Little data are available regarding risk factors for fracture and low bone density among Chinese American women. Chinese American women represent a growing population at risk for osteoporosis. By the year 2050, one-tenth of the US population will be of Asian descent, many of them Chinese American, according to the United States Census Bureau.50 In a cross-sectional study, we investigated predictors of BMD in 359 ambulatory Chinese American women, ages 20–90, using stepwise multiple regression analysis.46 Variables in the model included age, weight, height, menarche age, years since menopause, immigration age, years in the US, percentage of life in the US, number of pregnancies, oral contraceptive use, family history of osteoporosis, daily calcium intake, exercise, time outdoors, alcohol consumption and tobacco use. Among premenopausal women, weight was the most robust predictor of BMD, accounting for 10.5% of the variance at the lumbar spine (LS), 15.2% at the total hip (TH) and 16.6% at the femoral neck (FN). Time outdoors was also a positive predictor of BMD (1.4% at LS, 2.8% at TH, 1.6% at FN), while family history of osteoporosis (1.4% at TH) and age (3.7% at FN) were negative predictors. Among postmenopausal women, greater BMD at the LS and TH was associated with greater weight and earlier immigration age. Weight explained 16.4% of the variance at the LS and 19.8% at the TH; immigration age accounted for 3.1% of the variance at the LS and 4.1% at the TH. At the FN, years since menopause and weight were predictors of BMD, accounting for 14.4% and 8.7% of the variance, respectively.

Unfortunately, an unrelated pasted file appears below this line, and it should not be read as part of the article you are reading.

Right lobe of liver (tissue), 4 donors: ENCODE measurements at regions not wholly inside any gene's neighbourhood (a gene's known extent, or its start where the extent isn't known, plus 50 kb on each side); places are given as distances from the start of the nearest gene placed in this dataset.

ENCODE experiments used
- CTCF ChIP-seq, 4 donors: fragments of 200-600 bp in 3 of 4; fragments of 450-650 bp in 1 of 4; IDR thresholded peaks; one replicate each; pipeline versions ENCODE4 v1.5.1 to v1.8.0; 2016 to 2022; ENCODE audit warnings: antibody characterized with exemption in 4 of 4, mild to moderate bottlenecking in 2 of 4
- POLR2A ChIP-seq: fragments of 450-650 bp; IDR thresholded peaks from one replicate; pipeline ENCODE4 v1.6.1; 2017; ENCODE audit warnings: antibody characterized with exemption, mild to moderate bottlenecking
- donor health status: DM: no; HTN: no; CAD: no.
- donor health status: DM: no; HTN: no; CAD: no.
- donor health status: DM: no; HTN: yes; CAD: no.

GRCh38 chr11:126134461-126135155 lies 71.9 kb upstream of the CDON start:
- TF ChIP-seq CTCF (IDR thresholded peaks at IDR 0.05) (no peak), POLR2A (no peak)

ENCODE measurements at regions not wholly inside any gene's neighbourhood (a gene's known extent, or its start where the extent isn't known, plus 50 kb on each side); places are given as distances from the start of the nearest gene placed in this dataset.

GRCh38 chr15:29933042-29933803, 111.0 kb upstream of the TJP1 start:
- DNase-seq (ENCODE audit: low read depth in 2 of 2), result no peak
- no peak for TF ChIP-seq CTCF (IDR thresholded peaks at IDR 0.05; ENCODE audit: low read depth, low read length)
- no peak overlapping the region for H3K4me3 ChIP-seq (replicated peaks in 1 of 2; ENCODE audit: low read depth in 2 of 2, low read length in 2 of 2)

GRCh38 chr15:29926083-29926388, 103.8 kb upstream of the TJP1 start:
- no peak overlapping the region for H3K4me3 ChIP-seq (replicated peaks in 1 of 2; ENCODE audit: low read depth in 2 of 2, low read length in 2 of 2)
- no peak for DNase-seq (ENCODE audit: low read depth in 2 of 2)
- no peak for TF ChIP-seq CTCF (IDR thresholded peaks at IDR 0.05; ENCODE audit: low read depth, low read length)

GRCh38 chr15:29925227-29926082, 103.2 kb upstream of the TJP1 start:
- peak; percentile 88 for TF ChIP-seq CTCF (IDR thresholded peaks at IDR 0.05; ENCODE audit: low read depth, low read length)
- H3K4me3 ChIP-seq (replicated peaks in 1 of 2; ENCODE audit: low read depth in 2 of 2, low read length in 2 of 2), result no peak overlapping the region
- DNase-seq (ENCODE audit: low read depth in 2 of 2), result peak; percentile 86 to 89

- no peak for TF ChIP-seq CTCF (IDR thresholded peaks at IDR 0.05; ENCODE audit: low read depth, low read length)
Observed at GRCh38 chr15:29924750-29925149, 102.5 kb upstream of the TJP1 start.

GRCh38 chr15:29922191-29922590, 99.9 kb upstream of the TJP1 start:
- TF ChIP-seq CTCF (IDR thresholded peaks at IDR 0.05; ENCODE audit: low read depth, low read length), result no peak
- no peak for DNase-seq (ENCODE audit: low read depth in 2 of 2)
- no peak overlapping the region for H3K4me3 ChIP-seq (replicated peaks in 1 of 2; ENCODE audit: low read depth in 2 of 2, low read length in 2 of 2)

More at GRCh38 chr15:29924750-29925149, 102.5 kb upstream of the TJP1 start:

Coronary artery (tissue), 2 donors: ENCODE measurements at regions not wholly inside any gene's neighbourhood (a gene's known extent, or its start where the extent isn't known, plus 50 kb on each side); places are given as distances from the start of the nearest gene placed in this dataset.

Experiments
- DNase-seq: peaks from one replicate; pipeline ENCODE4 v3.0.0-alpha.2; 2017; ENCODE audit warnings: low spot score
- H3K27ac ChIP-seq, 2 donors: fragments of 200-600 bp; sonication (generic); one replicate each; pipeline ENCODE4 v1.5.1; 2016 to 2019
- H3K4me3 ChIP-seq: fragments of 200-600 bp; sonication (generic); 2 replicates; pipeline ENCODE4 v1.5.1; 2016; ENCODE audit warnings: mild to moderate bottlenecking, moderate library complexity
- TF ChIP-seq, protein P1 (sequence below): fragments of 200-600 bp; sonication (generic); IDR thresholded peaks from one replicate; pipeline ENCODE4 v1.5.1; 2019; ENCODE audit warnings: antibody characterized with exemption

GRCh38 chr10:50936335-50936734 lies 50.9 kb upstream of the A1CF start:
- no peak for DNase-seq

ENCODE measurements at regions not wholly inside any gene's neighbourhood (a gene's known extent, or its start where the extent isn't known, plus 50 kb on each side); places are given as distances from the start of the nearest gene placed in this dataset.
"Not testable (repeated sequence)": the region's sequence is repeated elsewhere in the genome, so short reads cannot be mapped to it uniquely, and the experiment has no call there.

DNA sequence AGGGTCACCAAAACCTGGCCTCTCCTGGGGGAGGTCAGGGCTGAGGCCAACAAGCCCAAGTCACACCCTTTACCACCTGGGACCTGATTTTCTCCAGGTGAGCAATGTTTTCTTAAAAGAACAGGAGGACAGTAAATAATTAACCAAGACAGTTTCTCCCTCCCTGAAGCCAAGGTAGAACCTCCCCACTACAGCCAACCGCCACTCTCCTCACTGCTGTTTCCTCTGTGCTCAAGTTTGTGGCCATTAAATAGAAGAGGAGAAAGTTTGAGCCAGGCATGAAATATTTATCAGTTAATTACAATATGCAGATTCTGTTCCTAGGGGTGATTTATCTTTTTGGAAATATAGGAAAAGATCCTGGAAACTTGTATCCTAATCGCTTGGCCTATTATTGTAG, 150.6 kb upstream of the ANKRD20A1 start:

As in other racial groups weight is the major predictor of BMD in Chinese American women. Limited nutritional information was collected, but calcium intake was not an independent determinant of BMD in this study. However, calcium intake was low [612 ± 17 mg (mean ± SD) daily]. Among premenopausal women, time outdoors was a significant predictor of BMD. This variable may reflect vitamin D status, physical activity or general health. Among postmenopausal women, older age of immigration to the US, independent of weight or age, had a negative effect on BMD. We hypothesize that later age of immigration may have a negative effect on BMD because51 older individuals are less likely to take on a Western lifestyle when they do immigrate or1 individuals who emigrate past a certain age may not be able to significantly alter BMD with lifestyle changes. More data are needed to differentiate between these possibilities. Bone mineral density in Chinese American women is influenced by a number of biological and lifestyle factors, including immigration. The results of this study provide new insights into risk factors for low bone density as they relate to environmental determinants in the growing population of Chinese American women.
In summary, racial differences in BMD are influenced predominantly by weight and bone size. Differences in African Americans persist even with adjustment for these factors. Racial differences in fracture rates are not completely explained by differences in areal BMD. The relationship between BMD and fracture risk may be altered by racial differences in bone size, hip axis length (hip fracture), other bone qualities or non-skeletal factors. More data are needed to provide screening and treatment recommendations that are relevant for non-Caucasian individuals.